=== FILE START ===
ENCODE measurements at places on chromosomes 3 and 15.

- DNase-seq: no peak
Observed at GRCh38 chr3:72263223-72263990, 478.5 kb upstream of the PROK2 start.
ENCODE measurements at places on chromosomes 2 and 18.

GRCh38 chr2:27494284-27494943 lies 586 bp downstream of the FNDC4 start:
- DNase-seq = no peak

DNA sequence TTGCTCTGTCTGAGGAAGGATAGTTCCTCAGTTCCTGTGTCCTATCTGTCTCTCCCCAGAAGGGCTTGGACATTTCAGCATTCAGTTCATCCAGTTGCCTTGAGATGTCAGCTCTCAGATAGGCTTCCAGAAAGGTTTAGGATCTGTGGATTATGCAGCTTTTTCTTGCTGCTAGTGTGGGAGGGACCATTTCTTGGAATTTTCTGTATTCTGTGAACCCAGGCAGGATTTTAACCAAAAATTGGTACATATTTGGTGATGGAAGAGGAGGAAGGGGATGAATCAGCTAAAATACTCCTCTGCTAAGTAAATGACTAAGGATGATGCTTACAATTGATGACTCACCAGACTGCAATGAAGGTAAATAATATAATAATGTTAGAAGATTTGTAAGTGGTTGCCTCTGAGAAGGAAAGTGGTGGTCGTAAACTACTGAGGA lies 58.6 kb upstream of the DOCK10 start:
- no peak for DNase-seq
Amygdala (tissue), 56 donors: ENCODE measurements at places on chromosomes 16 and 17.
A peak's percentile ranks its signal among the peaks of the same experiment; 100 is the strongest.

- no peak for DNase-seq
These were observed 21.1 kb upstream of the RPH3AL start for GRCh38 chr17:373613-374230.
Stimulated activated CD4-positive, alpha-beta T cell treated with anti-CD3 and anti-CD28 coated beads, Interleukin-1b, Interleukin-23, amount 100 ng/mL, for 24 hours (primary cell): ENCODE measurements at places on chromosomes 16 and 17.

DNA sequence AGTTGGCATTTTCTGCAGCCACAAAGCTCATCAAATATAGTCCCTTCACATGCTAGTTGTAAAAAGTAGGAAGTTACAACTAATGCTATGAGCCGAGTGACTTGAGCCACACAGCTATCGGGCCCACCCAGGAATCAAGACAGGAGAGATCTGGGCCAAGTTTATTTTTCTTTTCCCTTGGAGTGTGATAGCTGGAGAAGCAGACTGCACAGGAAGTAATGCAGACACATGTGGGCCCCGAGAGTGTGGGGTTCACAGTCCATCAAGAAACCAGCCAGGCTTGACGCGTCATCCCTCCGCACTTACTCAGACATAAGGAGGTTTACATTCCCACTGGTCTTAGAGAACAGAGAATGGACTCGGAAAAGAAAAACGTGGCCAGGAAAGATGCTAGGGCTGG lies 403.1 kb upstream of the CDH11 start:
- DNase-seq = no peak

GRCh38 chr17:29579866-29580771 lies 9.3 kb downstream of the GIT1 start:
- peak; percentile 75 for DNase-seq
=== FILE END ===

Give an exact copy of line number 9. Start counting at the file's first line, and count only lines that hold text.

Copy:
Amygdala (tissue), 56 donors: ENCODE measurements at places on chromosomes 16 and 17.